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RDS farm vs. regular RDS ??

I hope I am asking a question that makes sense here.  I am looking to setup an RDS setup for my application.  What is the difference between an RDS farm and a regular RDS Windows server setup?  When would I need to consider one over the other?
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David Johnson, CD

8/22/2022 - Mon

In a RDS Farm you have multiple RDS Session Host for Hight Availability

Lets say I would never have higher than 30 simultaneous connections for my application.  Would an RDS farm be something I should consider or is for more connections than that?

Also please define High availability.
Brian Murphy

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Brian Murphy

It depends on the application.

I've had applications that were so CPU/Memory intensive that on server class hardware it supported 5 sessions each and yet the vendor still recommended Citrix/RDS because of the physical hardware requirement.

You would need to "load test" the application manually or automatically to ascertain the total # of users per RDS Server and even then highly dependent on physical hardware you are using and whether you are visualizing RDS as well.
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James Murphy
Brian Murphy

High availability is redundancy.  If one hosting server goes down for maintenance/patching or unplanned their are others to continue making that application available.  There are different levels of HA.  If you have one physical server hosting multiple virtual machines then your HA is limited to the VM's.  This is a much longer conversation.

So would an RDS farm also have more security compared to a stand alone RDS?

I think there is an element called RDWeb.  Does that provide security on the farm configuration or does that come with RDS standalone also.
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Many services can be deployed either standalone or as a 'farm'.

The term 'farm' is derived from the view of how a farmer sees his cows: replaceable.
In this deployment you generally create multiple servers that all perform the same function. The term 'farm' generally applies if they are deployed in a largely simple and repeatable way which makes each server very easy to replace and therefore largely unimportant.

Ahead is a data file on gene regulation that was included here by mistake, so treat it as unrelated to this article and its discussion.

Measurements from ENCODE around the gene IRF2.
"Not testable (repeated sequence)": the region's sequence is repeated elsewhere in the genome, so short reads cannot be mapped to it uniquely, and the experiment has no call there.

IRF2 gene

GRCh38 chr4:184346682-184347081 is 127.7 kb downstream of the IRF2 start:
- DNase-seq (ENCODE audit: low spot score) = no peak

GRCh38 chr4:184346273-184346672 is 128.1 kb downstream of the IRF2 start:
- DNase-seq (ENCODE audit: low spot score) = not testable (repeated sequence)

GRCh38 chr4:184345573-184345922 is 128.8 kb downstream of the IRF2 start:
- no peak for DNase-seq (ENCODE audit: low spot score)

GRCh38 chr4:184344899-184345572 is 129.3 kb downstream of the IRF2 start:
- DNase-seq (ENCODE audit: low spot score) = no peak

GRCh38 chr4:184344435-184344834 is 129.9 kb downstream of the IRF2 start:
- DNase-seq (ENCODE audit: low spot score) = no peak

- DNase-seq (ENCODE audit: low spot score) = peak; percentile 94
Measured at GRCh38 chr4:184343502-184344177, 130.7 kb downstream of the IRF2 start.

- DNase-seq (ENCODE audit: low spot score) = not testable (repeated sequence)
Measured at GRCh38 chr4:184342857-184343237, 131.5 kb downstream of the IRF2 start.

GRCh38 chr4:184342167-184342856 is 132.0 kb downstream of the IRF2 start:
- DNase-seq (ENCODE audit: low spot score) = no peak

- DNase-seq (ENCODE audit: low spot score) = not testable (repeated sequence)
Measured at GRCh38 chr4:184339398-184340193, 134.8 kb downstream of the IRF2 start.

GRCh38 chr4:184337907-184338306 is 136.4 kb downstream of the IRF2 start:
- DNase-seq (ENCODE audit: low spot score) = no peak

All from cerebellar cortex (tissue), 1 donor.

This deployment usually also accommodates resiliency & load-balancing, but the 'farm' term traditionally means that any given server is effectively like cattle and is individually replaceable without impact.

You can deploy RDS comfortably and in a secure manner on it's own, across multiple servers or in a  'sever farm'. the constraints really relate to load. Have you performed any basic testing of what load your application places on any given server? if you can get a view of this it will help you work out how many servers you may need to handle 30 users. Additionally, have you got any requirements on DR/resilience in the event of a server failure?
David Johnson, CD

With a farm you need sql server or equivalent to keep the users session variables that is configured on the connection brokders. This is done at the RDS Broker level. A farm also implies a Load Balancer for gateway/web servers. You also would want clustered storage


How would I find the load balance to distinguish between the two and what type of environment I should be configuring?
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David Johnson, CD

Two what?
What type of environment is entirely dependant upon what you are doing and on what hardware.
Do you need High Availability or is is just a nice to have feature?
Are you using session based, Personal Virtual Desktops, or Personal Virtual Machine? Going from left to right you increase the customization but also incur higher hardware costs as again from left to right the resource usage costs escalate.

For a single application it depends upon the resource usage of the application.. i.e. notepad and Adobe Premier use quite different resources. What is acceptable lag timing and what is unacceptable.

You could run RDS with one application on 2 servers (1 being the DC and the other holding all of the RDS roles needed  i.e. connection broker, Session Host, license manager. You could add RDWeb (support for multiple OS's) and/or RD Gateway (external access) if needed.